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Pedlars

Posted: Wed Feb 29, 2012 9:33 pm
by Christabel
Hello - does anyone know how far a pedlar in the 16th century might travel? A couple of parishes? Or is this a how long is a piece of string question?

I've seen a German engraving of a pedlar with ribbons, a looking glass and beads amongst other trinkets, and have come across a reference to them selling pewterware. Where would they have bought their goods from in the first place, do you think? Ports, markets, producers?

Was it safe to be a female pedlar?

Thanks if you can help or recommend reading matter!

Re: Pedlars

Posted: Wed Feb 29, 2012 11:58 pm
by Merlon.
Get a copy of
The Great Reclothing of Rural England: Petty Chapmen and Their Wares in the Seventeenth Century
Margaret Spufford
ISBN-10: 0907628478
Will give a lot of background information.
Distances covered are a lot further than you think.

Re: Pedlars

Posted: Sat Mar 03, 2012 11:24 am
by Bevis Gittens
Christabel,

The most famous pedlar of the period is perhaps the fictional Autolycus from Shakespeare's The Winter's Tale in Act IV Scene IV he enters stage thus:

Enter AUTOLYCUS, singing

AUTOLYCUS

Lawn as white as driven snow;
Cyprus black as e'er was crow;
Gloves as sweet as damask roses;
Masks for faces and for noses;
Bugle bracelet, necklace amber,
Perfume for a lady's chamber;
Golden quoifs and stomachers,
For my lads to give their dears:
Pins and poking-sticks of steel,
What maids lack from head to heel:
Come buy of me, come; come buy, come buy;
Buy lads, or else your lasses cry: Come buy

Books I have read with references to pedlars:

Masterless Men by AL Beier also has a bit about Pedlars and their inevitable brush with the vagrancy laws.

In relation the selling of chapbooks, try Cheap Print and Popular Piety, 1550-1640 by Tessa Watt has some good background info....

I can also recommend Unsettled: The culture of mobility and the working poor in Early modern England by Patricia Fumerton

Also the long out of print Vexed and Troubled Englishmen 1590-1642 by Carl Bridenbaugh. These all have good descriptions of Pedlars.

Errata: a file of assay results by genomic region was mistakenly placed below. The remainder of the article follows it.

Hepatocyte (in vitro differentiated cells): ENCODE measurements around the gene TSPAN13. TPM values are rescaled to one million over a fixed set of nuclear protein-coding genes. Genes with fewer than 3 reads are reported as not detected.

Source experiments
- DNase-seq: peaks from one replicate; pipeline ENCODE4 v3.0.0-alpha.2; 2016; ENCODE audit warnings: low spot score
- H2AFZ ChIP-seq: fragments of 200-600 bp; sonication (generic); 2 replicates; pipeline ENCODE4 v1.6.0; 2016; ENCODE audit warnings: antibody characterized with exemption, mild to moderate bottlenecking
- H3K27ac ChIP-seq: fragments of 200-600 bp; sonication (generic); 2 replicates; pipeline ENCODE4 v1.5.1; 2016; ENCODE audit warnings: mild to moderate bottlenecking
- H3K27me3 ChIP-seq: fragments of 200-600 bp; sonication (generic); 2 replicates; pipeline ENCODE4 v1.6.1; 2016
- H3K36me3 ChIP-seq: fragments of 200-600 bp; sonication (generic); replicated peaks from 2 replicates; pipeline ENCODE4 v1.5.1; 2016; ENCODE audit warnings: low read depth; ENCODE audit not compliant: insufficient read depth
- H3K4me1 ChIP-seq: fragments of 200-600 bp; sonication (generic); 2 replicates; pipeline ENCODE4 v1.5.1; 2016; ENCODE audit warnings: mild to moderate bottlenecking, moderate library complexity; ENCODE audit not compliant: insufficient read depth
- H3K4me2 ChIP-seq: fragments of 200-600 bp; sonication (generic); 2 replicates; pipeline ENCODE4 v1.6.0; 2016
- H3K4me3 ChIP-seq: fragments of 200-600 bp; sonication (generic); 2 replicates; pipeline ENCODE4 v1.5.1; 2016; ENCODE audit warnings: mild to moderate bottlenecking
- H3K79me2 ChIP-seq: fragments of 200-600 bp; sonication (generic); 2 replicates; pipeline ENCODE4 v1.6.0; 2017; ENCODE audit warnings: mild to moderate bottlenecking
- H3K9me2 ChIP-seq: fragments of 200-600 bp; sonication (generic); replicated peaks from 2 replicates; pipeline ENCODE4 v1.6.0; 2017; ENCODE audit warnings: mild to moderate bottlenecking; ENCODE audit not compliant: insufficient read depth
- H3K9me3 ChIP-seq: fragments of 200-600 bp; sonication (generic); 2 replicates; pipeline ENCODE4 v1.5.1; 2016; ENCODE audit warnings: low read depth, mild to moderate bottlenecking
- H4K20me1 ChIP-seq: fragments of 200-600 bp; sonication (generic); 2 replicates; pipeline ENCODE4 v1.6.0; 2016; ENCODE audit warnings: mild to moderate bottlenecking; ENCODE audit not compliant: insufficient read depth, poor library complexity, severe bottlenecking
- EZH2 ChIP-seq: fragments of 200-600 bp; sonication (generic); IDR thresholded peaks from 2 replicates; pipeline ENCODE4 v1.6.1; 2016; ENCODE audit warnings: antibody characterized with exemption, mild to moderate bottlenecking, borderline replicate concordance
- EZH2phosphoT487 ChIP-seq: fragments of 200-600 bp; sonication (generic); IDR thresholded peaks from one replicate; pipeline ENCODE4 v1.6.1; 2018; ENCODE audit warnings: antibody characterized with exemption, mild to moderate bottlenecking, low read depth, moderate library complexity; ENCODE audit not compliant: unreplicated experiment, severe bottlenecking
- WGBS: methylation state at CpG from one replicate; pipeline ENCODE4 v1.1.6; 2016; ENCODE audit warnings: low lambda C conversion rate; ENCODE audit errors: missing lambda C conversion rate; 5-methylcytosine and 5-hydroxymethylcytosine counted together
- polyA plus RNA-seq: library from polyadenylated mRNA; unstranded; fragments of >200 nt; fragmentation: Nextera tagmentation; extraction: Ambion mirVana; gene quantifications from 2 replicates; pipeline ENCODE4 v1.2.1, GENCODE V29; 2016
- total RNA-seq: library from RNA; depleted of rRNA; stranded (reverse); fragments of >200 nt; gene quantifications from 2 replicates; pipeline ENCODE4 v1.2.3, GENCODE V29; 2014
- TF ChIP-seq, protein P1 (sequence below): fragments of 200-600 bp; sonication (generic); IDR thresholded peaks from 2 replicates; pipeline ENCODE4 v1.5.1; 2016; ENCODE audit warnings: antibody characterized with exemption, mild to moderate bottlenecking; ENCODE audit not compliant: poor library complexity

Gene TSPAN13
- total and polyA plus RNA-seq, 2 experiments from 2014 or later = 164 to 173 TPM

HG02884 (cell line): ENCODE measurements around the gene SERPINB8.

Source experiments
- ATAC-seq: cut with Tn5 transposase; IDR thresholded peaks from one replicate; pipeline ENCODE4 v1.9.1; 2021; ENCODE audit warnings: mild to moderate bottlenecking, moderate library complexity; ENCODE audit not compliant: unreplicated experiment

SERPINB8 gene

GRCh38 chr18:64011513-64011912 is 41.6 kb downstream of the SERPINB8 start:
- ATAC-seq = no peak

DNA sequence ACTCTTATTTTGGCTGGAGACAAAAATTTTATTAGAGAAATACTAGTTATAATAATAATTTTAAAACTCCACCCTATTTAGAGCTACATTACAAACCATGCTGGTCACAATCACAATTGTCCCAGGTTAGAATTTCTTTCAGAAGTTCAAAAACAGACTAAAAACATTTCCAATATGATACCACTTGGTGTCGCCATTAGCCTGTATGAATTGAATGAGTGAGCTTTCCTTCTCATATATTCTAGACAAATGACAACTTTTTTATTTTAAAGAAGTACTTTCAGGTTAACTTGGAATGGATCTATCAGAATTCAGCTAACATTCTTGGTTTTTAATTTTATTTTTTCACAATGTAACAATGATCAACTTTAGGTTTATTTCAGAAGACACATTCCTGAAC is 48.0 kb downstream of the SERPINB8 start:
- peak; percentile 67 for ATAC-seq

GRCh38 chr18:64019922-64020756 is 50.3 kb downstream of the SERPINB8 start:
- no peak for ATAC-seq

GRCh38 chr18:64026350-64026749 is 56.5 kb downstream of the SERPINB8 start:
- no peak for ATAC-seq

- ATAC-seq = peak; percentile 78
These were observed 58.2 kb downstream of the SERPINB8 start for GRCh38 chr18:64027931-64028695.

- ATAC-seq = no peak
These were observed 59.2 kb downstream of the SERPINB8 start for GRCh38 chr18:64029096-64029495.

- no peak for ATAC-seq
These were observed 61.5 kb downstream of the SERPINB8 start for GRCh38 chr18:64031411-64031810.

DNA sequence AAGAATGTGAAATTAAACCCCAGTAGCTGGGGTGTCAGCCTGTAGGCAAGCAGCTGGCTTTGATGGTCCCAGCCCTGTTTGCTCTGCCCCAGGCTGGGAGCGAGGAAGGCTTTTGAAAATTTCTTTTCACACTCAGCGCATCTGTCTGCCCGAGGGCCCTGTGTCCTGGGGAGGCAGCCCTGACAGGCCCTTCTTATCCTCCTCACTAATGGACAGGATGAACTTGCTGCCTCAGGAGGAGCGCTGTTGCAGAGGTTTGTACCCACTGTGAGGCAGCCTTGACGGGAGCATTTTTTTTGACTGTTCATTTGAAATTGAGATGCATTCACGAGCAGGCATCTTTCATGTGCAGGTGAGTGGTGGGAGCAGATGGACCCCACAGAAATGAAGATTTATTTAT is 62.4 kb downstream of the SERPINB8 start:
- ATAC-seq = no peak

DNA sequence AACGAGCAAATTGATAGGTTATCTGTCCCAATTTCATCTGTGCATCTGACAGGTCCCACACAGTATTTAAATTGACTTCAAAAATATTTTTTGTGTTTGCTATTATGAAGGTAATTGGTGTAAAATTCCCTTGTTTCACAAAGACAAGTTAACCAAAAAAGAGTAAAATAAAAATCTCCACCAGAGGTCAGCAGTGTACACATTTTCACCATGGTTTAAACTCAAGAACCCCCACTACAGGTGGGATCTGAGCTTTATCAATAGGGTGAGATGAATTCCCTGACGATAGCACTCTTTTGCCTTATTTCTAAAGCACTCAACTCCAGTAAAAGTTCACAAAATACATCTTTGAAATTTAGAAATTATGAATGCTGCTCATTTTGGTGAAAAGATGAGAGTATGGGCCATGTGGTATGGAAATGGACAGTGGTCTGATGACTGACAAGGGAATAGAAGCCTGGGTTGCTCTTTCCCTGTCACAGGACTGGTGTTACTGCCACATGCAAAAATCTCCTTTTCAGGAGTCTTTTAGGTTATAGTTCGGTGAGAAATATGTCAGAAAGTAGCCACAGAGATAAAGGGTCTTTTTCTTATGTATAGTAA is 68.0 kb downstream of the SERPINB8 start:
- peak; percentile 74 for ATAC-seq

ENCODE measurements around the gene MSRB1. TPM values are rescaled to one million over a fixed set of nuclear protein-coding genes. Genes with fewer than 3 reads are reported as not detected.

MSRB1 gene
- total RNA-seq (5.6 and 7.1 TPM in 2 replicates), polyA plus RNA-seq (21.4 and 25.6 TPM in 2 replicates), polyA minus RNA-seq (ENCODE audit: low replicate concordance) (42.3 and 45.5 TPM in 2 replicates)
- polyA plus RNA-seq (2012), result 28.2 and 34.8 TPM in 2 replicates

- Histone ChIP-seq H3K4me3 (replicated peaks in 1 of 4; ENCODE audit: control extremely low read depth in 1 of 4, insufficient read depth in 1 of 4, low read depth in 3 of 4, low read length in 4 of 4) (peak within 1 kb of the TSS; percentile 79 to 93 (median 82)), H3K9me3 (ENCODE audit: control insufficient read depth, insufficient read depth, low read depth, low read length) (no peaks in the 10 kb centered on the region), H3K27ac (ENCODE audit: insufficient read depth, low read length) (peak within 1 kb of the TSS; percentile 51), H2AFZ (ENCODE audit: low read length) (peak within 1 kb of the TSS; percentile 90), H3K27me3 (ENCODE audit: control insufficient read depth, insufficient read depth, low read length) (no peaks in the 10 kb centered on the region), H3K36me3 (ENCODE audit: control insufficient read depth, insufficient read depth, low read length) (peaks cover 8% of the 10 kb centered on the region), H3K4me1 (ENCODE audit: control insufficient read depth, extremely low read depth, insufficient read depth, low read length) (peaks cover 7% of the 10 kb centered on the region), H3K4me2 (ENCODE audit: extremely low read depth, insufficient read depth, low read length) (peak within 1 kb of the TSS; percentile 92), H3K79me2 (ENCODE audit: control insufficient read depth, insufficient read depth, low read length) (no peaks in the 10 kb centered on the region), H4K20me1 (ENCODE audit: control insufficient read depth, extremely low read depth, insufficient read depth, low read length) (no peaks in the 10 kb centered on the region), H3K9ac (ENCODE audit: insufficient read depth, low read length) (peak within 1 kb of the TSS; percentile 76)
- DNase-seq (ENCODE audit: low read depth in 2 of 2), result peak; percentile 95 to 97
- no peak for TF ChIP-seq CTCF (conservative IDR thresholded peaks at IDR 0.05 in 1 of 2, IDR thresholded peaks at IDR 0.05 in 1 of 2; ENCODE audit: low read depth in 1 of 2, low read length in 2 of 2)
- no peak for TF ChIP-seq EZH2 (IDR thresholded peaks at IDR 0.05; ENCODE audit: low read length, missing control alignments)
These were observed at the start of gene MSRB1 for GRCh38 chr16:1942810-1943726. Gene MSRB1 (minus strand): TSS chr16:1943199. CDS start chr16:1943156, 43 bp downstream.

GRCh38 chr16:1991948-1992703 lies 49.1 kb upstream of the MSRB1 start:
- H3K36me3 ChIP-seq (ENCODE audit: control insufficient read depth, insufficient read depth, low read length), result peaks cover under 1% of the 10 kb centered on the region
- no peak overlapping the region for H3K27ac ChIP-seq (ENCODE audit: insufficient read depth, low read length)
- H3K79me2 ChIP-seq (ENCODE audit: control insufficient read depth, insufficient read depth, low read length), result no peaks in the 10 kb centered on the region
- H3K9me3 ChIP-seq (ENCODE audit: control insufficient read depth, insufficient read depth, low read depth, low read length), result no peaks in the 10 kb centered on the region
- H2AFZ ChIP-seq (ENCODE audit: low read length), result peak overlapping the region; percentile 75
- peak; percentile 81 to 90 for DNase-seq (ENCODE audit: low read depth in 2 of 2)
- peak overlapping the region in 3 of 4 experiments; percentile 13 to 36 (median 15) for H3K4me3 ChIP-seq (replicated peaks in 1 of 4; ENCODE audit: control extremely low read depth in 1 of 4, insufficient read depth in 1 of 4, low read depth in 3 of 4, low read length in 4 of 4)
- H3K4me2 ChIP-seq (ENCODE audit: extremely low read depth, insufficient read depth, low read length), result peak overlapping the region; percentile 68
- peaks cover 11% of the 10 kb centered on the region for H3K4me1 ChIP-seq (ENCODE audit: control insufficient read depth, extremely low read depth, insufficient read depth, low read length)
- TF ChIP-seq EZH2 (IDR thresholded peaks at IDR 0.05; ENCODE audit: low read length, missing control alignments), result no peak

As already mentioned by Merlon The great reclothing... Spufford is the book and has some great inventories of pedlars wares...

And for good measure here this the German picture you refered to, as I happen to have it saved on my PC:

Image

jost amman, the peddler, from the book of trades, frankfurt 1568


Bevis

Re: Pedlars

Posted: Sun Mar 04, 2012 5:45 am
by Bittersweet
Looks better dressed than I expected, presumably quite successful at pedling

Re: Pedlars

Posted: Sun Mar 04, 2012 12:42 pm
by Christabel
Thanks, both - excellent references. Now for that book-buying overdraft...

Re: Pedlars

Posted: Sun Mar 04, 2012 1:42 pm
by Bevis Gittens
Inter library loan and a scanner - for strict personal research purposes only of course, a lot cheaper :wink:

Found a bit in the elizabethan underworld by gamini salgado after i had posted.

Glad to have been of help

B

Re: Pedlars

Posted: Sat Mar 10, 2012 6:33 pm
by Christabel
Now that is a book I have! Thanks for reminding me!

Re: Pedlars

Posted: Mon Mar 19, 2012 8:47 pm
by Paul D
Look more like a higgler to me.




Bevis Gittens wrote:Christabel,

The most famous pedlar of the period is perhaps the fictional Autolycus from Shakespeare's The Winter's Tale in Act IV Scene IV he enters stage thus:

Enter AUTOLYCUS, singing

AUTOLYCUS

Lawn as white as driven snow;
Cyprus black as e'er was crow;
Gloves as sweet as damask roses;
Masks for faces and for noses;
Bugle bracelet, necklace amber,
Perfume for a lady's chamber;
Golden quoifs and stomachers,
For my lads to give their dears:
Pins and poking-sticks of steel,
What maids lack from head to heel:
Come buy of me, come; come buy, come buy;
Buy lads, or else your lasses cry: Come buy

Books I have read with references to pedlars:

Masterless Men by AL Beier also has a bit about Pedlars and their inevitable brush with the vagrancy laws.

In relation the selling of chapbooks, try Cheap Print and Popular Piety, 1550-1640 by Tessa Watt has some good background info....

I can also recommend Unsettled: The culture of mobility and the working poor in Early modern England by Patricia Fumerton

Also the long out of print Vexed and Troubled Englishmen 1590-1642 by Carl Bridenbaugh. These all have good descriptions of Pedlars.

As already mentioned by Merlon The great reclothing... Spufford is the book and has some great inventories of pedlars wares...

And for good measure here this the German picture you refered to, as I happen to have it saved on my PC:

Image

jost amman, the peddler, from the book of trades, frankfurt 1568


Bevis

Re: Pedlars

Posted: Mon Apr 02, 2012 11:45 am
by Lord High Everything Esle
No more like a chafferer

Re: Pedlars

Posted: Wed Apr 25, 2012 1:21 am
by frances
Some pedlars had shops. When they were away the wife looked after the shop. Some had their goods sent from London or the nearest large town. Others were employed by shops to sell goods to outlying villages. Each pedlar had their own hinterland that they travelled, and each had their own range of stock. Some pedlars were newcomers to this country and were financed by a church until they had got on their own feet and could fend for themselves and pay the money back, and then finance the next incomer.

I have not seen any female pedlars on their own, but I daresay there were some, in the same way as women took over any man's business and apprentices when he died.

Stock was heavy and the roads were fraught with difficulties, which included sleeping under hedges, robberies and catching colds and so on.

On the other hand I do portray a travelling pedlar sometimes, mostly in light goods. BTW pedlars were also sometimes musicians with the music heralding their presence from afar and drawing up prospective purchasers.